A Nerd In The Garden: Designing A Raised Bed Layout & Clearing A Space

After tilling

Sort of Before

Sort of Before

Good day, gentle reader. I’ve spent the past couple of weeks designing and researching a raised bed garden. This has involved measuring the area I will get to use for the garden, compiling a list of vegetables and herbs that we would like to have in our garden and preparing the spot chosen.

The design side took quite a bit of time. Once I had the dimensions I made some graph paper layouts in Excel and printed the grids on paper so I could draw raised bed layouts to scale and find what appealed to me the most. The most efficient use of my space took several tries to get. Each bed needs a 2′ walk path around each side of it so that a gardener can reach the middle of the bed. To get the maximum amount of useable garden space with that restriction that also appealed to me aesthetically took several layouts.

Once I had a layout that I liked I used it to calculate the linear feet of lumber I would need to build the beds as I had drawn them. Once I had that number I went online and began looking at the kinds of lumber I could use to build the beds and the costs. Different board widths, heights and lengths gave me varying options not only for construction but also price-wise.

Calculating how many pieces of which size helped me reduce waste. For a raised bed garden wood that is bug and rot resistant is a must. I wanted cedar but it was so expensive. There was no size I could afford to get in sufficient quantity for my project. In the end for economic reasons I decided I would go with 2x12x16 pressure treated wood, which for the size of my garden would be pricy but worth it. I could already imagine the fresh vegetables and herbs.

The lumber is pricy and once I purchased it I would have to load it in my vehicle, bungie cord it and put the red safety flag on it to get it home then unload it. I would also need to get corner fasteners, posts and other little things to actually construct the bed.

OR…the interwebs was happy to suggest that For $50.00 more I could order pre-made raised bed kits made from cedar (superior and preferable) from Amazon and get them delivered free to my house. Hmmmmm….I’m already committed to spending quite a bit of cash….And I really wanted cedar to begin with, I just couldn’t afford it if I got it at any of the number of local home improvement/lumber yards I’d checked out.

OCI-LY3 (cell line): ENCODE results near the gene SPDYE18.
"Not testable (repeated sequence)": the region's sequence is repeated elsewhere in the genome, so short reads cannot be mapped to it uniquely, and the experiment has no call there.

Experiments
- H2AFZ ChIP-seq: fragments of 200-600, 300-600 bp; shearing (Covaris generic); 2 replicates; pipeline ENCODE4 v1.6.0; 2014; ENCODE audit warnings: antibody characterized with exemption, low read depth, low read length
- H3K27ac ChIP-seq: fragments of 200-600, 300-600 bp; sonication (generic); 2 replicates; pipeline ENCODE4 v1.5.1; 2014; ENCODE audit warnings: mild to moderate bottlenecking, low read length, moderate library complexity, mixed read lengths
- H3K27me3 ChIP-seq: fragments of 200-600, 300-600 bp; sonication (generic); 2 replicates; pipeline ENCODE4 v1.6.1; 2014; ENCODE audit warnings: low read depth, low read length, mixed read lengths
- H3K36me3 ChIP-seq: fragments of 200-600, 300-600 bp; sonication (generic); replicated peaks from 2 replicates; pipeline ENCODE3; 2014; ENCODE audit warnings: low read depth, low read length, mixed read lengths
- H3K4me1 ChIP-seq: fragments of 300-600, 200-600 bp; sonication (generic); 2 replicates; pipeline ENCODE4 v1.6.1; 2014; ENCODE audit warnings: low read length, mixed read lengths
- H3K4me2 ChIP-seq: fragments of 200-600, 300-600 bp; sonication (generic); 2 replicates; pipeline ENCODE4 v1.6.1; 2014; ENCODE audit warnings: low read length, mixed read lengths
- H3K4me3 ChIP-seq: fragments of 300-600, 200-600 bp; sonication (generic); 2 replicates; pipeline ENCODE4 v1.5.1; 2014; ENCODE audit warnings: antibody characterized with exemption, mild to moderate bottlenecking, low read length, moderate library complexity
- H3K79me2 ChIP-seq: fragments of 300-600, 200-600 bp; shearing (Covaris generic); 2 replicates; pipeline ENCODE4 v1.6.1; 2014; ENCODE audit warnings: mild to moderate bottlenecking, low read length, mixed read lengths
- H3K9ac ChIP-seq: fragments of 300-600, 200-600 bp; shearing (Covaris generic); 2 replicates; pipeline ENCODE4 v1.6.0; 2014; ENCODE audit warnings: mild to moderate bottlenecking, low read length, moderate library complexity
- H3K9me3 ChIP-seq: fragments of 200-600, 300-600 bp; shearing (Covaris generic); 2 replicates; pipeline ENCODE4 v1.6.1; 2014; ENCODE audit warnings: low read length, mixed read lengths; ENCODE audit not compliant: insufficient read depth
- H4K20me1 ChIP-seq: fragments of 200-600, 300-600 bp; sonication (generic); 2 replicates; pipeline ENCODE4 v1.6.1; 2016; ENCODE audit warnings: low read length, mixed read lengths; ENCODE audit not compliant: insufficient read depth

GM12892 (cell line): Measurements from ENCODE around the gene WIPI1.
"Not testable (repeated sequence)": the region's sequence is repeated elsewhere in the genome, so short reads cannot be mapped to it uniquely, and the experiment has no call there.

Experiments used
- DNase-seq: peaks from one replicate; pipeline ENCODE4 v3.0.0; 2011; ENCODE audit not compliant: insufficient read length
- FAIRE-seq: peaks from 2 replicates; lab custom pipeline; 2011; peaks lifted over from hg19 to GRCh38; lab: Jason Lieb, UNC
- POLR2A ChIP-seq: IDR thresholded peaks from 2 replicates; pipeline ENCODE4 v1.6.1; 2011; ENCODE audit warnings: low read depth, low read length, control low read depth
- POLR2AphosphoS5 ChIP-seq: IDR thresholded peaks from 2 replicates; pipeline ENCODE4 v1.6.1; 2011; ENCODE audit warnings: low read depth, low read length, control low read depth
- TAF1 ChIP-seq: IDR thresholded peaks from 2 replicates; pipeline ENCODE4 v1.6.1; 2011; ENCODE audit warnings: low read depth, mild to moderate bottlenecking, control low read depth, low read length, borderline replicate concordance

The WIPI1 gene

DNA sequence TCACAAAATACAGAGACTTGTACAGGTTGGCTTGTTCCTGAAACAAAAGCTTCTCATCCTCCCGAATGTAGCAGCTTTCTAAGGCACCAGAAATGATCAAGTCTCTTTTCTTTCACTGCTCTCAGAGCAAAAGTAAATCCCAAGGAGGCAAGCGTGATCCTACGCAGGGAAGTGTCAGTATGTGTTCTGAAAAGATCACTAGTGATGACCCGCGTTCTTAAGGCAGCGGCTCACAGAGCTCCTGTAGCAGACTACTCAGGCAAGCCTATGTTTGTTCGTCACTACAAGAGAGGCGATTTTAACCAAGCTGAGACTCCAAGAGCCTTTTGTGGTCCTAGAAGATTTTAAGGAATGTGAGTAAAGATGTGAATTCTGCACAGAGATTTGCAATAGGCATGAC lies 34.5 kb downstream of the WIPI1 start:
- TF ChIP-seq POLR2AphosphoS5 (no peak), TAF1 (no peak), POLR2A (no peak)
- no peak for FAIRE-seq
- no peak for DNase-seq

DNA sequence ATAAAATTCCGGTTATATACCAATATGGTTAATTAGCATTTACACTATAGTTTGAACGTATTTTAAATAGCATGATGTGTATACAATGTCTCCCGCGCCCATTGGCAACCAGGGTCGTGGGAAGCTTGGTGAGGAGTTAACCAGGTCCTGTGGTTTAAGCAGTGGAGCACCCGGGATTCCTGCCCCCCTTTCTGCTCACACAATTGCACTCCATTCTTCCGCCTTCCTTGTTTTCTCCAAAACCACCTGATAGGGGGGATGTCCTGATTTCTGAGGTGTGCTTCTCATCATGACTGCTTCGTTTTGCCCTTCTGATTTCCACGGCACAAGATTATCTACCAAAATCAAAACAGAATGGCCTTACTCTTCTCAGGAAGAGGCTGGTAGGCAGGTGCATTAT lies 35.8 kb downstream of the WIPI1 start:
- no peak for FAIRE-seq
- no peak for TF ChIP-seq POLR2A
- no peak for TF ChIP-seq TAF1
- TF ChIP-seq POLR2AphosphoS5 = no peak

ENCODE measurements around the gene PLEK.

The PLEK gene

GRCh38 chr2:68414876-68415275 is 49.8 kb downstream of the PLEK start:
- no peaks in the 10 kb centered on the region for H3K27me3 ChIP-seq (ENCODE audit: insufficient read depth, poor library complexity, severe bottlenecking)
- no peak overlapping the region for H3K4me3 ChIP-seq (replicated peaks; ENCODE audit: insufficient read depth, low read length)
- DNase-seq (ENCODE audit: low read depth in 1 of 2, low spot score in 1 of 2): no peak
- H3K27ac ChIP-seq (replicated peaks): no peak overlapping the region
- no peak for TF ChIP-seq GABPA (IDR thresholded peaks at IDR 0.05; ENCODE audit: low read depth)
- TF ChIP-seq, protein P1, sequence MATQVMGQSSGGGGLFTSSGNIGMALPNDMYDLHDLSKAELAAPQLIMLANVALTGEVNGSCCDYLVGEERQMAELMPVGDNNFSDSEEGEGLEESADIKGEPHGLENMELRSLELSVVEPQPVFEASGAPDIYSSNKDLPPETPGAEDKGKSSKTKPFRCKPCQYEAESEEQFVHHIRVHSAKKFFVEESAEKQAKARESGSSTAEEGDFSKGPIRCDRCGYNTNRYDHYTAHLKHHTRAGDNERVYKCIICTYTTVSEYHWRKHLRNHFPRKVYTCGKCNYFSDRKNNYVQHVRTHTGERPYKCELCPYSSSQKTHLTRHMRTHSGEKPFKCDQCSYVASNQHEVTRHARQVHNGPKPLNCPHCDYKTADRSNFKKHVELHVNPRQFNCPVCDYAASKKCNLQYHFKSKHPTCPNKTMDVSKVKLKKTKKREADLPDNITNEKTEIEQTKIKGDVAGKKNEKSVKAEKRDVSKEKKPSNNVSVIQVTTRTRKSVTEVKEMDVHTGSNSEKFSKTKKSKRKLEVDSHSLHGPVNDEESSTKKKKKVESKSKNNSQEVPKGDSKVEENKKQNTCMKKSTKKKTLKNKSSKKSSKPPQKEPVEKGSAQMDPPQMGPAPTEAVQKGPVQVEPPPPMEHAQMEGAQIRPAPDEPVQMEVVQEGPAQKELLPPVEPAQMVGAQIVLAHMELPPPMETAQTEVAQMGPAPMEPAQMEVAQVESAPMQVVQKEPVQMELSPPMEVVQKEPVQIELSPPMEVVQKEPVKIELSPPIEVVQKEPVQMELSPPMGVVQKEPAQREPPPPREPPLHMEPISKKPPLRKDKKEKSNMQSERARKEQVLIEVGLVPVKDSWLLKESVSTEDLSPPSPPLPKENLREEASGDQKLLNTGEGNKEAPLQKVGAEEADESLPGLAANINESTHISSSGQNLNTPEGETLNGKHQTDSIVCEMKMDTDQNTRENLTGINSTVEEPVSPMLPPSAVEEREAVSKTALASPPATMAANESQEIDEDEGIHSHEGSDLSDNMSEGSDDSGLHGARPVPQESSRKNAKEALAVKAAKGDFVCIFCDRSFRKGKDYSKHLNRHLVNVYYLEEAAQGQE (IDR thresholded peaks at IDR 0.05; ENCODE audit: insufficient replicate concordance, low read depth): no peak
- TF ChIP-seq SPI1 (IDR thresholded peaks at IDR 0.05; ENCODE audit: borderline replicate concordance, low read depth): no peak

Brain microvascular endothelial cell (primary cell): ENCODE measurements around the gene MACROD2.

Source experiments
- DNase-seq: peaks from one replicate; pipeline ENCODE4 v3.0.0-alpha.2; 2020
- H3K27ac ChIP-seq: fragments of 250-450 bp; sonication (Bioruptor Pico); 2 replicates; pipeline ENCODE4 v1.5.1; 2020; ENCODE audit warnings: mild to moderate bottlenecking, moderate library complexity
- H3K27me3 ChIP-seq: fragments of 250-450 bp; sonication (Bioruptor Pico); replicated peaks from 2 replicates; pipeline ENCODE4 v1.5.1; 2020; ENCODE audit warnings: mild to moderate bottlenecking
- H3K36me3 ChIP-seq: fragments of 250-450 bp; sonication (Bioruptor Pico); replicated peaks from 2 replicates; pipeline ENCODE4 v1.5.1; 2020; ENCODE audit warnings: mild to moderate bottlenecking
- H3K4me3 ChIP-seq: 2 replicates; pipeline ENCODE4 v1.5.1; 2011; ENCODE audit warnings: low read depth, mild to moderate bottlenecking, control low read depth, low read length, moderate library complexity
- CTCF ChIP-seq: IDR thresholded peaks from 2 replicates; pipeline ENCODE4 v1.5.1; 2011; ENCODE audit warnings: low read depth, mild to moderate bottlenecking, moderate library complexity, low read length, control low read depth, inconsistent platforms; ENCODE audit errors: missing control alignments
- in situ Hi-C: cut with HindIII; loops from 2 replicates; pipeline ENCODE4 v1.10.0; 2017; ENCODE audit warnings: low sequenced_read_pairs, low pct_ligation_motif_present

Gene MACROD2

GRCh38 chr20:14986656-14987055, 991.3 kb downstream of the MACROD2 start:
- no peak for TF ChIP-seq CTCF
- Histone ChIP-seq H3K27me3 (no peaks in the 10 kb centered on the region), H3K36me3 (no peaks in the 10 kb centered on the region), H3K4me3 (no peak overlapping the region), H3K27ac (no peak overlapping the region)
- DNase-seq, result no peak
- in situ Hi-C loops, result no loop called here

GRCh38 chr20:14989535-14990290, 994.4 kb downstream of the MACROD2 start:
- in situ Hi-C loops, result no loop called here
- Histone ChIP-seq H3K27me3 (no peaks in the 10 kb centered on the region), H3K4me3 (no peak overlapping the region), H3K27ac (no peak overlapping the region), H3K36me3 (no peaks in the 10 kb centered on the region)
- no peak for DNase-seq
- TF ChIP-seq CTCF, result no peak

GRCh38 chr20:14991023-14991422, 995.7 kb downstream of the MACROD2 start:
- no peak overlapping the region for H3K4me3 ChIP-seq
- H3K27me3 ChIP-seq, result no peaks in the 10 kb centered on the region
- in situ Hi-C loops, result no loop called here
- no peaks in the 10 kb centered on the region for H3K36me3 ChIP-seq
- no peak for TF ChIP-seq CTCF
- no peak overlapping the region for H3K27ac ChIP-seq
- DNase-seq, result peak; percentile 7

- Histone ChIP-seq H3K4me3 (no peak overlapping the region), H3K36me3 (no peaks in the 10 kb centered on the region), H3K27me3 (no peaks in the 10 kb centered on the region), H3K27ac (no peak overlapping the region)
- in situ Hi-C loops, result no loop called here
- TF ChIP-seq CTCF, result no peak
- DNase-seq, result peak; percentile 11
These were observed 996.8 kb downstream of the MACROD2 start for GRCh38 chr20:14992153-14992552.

Still $50.00 is a lot of money, so I went to the store I’d found online that had the pressure treated wood for the price I was willing to pay. There I found that they didn’t actually carry the lumber I had chosen for the price listed. The price they did have was more by $2.00. Multiply that over the number of boards I would need and suddenly the pre-made kits were in range. I was sold–on the pre-made kits that is.

Let’s be honest here. If I constructed the beds they would be basic boxes. I am not mitering any corners to give them a finished look and I’m not buying end caps for the post tops. My basic garden would look like someone bought some wood and made boxes. Since this is intended to be a semi-permanent installation the beauty and finished look of the superior cedar beds was really worth the little bit extra they cost me. It was the free delivery that put it in range. If I’d had to pay for delivery I wouldn’t have done it.

Now over the course of the past month we have been cleaning up the garden space. We have been cutting out Himalayan blackberry vines, which are vile things with huge sharp thorns and digging out the roots, cutting out Clerodendron runners (apparently it propagates underground too–who knew?) and catnip that was planted in one little spot 15 years ago. Catnip is invasive. It was an absolute mess back there. We have filled our yard debris bin to overflowing every weekend for the past month. The day finally came when we had enough space cleared to rototill the spot.

After tilling

After tilling

I researched several little rototillers online, even going so far as to watch youtube videos of people reviewing some models. I finally settled upon a lightweight model that was reasonably priced and that I felt I could operate myself without having to ask someone else to do it. Once again my local hardware store did not carry it. This is the same place I went for the lumber I had chosen. Oh I could order it online and have it shipped to their store for free but this involves a wait while the item ships and then I still have to pick it up.

For the record, offering to have something shipped to a store is a bad strategy for a local store. If I want to wait for something to ship, I don’t want to have to then go pick it up. The only reason to buy something like this locally is if you want to pick it up the same day. If the shop is forcing me to wait for it anyway, then I’ll order from the place that not only gives me free shipping but also ships it right to my door.

Thankfully, another garden center nearby actually carried the little rototiller and I picked it up there. With the added bonus that this was a locally owned place. I try to support locally owned places whenever possible and had I known beforehand that they carried this item I wouldn’t have even tried to get the tiller at the other place.

This week the kits arrive and next weekend we will assemble the first beds. Stay tuned.